5.10.12

FOUR: Bring Experience



How many times have you heard that your extensive open circuit experience does not make a big difference and could even be a handicap for you when rebreather diving? Probably many and this is not an exception.

Diving a rebreather in the Galapagos Islands is not something I would recommend to a novice rebreather diver. Stressing surface conditions, quick negative descents, strong horizontal currents, camera task loading, vertical currents, a very remote oceanic location and why not peer pressure for performing can be something that could, at least, take a lot of the enjoyment you probably seek out of your experience. 

If you are a novice rebreather diver thinking of coming to the Galapagos think twice. You can probably gain valuable rebreather diving experience in less stressing and cheaper locations near home before you come here with a rebreather. If you are an experienced rebreather diver that has been off the loop for a while, also think twice.

Our rebreather diving liability release form tries to bring your experience forward in a rather interactive document you will need to really read while you fill up. This is our way of saying your experience really counts. Please don’t come here un-experienced. 

4.10.12

THREE: Bring a Medical



In order to obtain service from us, every rebreather diver needs to provide a medical examination signed by a physician within a year prior to the end date of the trip. This is our way of making sure you are fit (both mentally and physically) to dive a high tech life support system in complex environmental conditions.

3.10.12

TWO: Have off-board bailout gas




You probably know the action in the Galapagos dive sites is usually deeper than 60 feet / 18 meters. As a rebreather diver you should know that below this depth an off-board bailout cylinder is required by almost every existing training agency. 

As you might know, we tend to have strong currents here and a sling cylinder often increases drag. This makes maneuvering the already heavier and bulkier rig (in comparison to a single back mounted cylinder) significantly more challenging underwater. 

Picture this: As current tries to rip the loop out of your mouth you experience the barnacles you hold to remain in place start breaking. With one hand holding your expensive camera, you only have another one to prevent your loop from exiting your mouth (and therefore inevitably flooding the unit) and to crawl forward to a place where you can hide from it. 

The availability of bailout gas is a critical factor in such a situation; your bailout plan should not only include making it to the surface slow enough not to compromise your safety and therefore the overall trip, but also heavy breathing during that ascent. A minimum of 40cft / 5.7 liters of gas are required for a diver with an average SAC to perform such task.

In Galapagos Rebreathers we have 40 cft / 5.7 liter cylinders with DIN / YOKE convertible valves available for rent. This size of cylinder minimizes the drag when appropriately side-mounted on your rig. If renting a bailout cylinder is too expensive for you, maybe you should reconsider diving on a rebreather. Or you can use a standard 80 cft / 12 liter cylinder readily available from your dive operator. In any case, whatever you do please have off-board bailout gas available with you in every dive.

2.10.12

ONE: No Solo Diving



That’s an easy one I’m sure. On the other hand, being the only CCR diver in a trip of Open Circuit divers IS diving solo. Generally on every dive but particularly as a trip progresses, nitrogen starts to build up. 

In that scenario you will find your “buddies” can’t make the same dive profiles as you do and are in completely different gas loading schedules. 

People can argue as long as you maintain a profile that respects the OC “handicaps” you can still respond to an emergency and that’s true. On the other hand, what if YOU need help? 

A second important reason is knowledge. It is very unlikely to have an Open Circuit Diver who is knowledgeable enough on rebreather diving to perform (and cross-check with you) pre dive safety procedures and in water checks. In the event of a rebreather related rescue scenario having a closed circuit trained buddy does make a big difference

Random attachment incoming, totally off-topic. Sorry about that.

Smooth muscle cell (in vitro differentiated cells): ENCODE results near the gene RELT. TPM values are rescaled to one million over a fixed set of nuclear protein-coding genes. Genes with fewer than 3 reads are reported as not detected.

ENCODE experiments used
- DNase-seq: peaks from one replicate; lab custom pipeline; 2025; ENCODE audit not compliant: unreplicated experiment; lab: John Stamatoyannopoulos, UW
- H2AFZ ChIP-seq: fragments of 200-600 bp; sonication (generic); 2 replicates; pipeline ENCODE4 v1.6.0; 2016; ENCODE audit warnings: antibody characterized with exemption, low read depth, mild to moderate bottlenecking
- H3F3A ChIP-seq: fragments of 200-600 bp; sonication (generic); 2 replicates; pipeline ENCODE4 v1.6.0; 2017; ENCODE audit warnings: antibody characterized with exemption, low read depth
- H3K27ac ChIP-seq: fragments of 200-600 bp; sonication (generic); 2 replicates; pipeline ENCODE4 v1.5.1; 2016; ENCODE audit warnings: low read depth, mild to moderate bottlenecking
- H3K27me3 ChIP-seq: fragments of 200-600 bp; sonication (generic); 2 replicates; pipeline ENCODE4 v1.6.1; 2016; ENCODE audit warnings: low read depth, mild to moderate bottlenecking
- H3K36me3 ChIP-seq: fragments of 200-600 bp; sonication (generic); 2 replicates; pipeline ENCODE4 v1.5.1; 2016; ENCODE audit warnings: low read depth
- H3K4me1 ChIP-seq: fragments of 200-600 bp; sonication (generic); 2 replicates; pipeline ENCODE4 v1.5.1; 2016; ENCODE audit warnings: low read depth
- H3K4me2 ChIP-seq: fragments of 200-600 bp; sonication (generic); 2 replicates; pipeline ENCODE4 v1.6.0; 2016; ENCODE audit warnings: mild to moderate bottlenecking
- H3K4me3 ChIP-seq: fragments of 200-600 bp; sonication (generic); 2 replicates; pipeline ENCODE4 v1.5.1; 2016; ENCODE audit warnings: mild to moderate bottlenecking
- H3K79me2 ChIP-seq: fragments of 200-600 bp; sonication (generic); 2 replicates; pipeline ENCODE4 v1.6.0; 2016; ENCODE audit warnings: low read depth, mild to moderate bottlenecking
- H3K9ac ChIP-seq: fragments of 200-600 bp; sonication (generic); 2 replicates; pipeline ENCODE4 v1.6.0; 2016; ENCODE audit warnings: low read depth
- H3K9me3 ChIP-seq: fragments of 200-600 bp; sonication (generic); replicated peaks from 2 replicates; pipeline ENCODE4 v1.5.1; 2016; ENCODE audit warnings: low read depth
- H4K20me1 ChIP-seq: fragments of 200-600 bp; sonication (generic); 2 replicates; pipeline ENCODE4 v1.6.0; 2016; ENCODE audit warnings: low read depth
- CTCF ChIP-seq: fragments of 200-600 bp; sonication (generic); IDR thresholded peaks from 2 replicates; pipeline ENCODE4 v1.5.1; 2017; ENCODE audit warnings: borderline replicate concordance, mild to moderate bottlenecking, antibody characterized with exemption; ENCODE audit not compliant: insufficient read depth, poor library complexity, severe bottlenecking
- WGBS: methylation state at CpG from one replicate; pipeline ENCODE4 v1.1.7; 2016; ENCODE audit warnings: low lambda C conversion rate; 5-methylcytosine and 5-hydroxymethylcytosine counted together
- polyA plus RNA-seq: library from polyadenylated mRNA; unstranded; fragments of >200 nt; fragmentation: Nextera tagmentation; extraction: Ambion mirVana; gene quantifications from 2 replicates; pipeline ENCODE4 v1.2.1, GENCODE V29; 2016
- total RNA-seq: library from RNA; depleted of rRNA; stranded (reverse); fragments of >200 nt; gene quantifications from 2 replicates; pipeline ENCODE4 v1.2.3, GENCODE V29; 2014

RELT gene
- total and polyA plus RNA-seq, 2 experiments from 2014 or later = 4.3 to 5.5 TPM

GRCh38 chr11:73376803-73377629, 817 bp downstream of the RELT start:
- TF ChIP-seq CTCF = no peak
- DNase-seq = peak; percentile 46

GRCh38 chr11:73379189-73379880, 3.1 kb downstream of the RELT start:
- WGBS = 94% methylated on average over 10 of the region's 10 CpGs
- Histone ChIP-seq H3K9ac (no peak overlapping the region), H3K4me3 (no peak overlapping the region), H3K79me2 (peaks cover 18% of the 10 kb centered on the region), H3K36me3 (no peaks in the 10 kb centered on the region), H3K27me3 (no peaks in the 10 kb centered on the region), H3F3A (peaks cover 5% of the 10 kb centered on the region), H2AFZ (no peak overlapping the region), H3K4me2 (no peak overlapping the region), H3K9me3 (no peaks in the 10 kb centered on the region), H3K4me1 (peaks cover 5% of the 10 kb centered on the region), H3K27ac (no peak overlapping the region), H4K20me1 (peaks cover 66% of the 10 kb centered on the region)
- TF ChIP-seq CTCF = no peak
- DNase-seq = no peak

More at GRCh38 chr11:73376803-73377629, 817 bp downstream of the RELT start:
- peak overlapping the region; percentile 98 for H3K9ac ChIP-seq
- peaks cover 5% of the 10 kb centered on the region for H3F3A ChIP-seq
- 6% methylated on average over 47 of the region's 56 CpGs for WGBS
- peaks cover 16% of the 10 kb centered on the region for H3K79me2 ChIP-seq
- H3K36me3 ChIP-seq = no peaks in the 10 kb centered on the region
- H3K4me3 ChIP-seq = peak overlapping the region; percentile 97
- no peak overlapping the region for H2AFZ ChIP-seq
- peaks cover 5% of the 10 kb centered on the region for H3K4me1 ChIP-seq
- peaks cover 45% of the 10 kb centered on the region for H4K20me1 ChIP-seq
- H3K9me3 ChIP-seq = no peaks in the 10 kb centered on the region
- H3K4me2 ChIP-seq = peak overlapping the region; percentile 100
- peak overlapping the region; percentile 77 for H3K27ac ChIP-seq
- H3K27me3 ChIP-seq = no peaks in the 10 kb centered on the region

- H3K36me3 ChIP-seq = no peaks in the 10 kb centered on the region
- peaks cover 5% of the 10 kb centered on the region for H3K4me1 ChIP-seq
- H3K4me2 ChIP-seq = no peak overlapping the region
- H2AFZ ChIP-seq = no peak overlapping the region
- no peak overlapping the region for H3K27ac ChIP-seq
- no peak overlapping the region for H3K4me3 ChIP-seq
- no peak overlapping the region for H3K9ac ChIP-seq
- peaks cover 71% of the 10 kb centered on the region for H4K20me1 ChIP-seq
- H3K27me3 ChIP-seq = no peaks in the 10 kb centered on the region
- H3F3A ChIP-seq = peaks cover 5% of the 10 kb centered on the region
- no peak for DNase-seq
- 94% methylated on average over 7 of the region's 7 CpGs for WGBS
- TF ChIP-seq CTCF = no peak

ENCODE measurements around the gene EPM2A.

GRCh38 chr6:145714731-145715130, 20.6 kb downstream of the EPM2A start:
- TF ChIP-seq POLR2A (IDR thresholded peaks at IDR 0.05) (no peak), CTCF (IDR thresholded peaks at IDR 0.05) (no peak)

One of the reasons why Galapagos Rebreathers exists is to provide appropriate rebreather travel opportunities to the Galapagos. Being in a group of CCR divers here provides several benefits; of course one of them is the inherent rebreather safety that comes from a closed circuit oriented operation.

But this is not the only reason. 

Sharing the trip with other CCR divers will allow appropriate rebreather profiles, maximizing enjoyment. A huge factor for diving rebreathers here is that sharks, particularly hammer-heads, seem to get closer and allow longer, more natural interactions when they encounter silent divers. Truth is you can’t have this if there are another 15 open circuit divers in the water at the same time. It’s just too noisy.

1.10.12

10 recommended practices for safe rebreather diving in the Galapagos Islands

"These posts originate from lessons learned during the development of rebreather travel in the Galapagos, and through studying other's experiences. "

by Jorge A. Mahauad

Galapagos Rebreathers is a firm that has pioneered in developing rebreather diving in the Galapagos since 2010.  Over almost two years, we have successfully supported over 5 different rebreather friendly live-aboard trips and one major film project with a total of 10 rebreather divers who have performed over 300 hours of completely safe, professionally supported and rebreather supervised diving. 

We work in affiliation with the most renowned rebreather diving professionals and instructor trainers in their regions. Before we started this, rebreather travel to this world class destination was nearly impossible. There was also no repository for the lessons learned about the particular conditions that could make diving in such a special destination safer. I’m glad to say this is no longer true.

At this time, Galapagos Rebreathers is the only firm actively offering rebreather support for people who want rebreather travel opportunities to the Galapagos Islands and I am the only active CCR professional in the region. Sharing knowledge about the lessons learned and particularities of diving rebreathers in Galapagos might be counterproductive from a commercial standpoint but is cumbersome in the face of preventing accidents. 

For those who know me, you probably know I am someone with a positive and corrective approach. With this in mind, I have developed a series of posts to be published in this blog during the next few days. These posts come from lessons learned either by me and my companions while developing rebreather travel in the destination or from the study of what others have experienced here. 

You are welcome to follow this series of posts by using this tag. First post will be posted tomorrow. Stay tuned.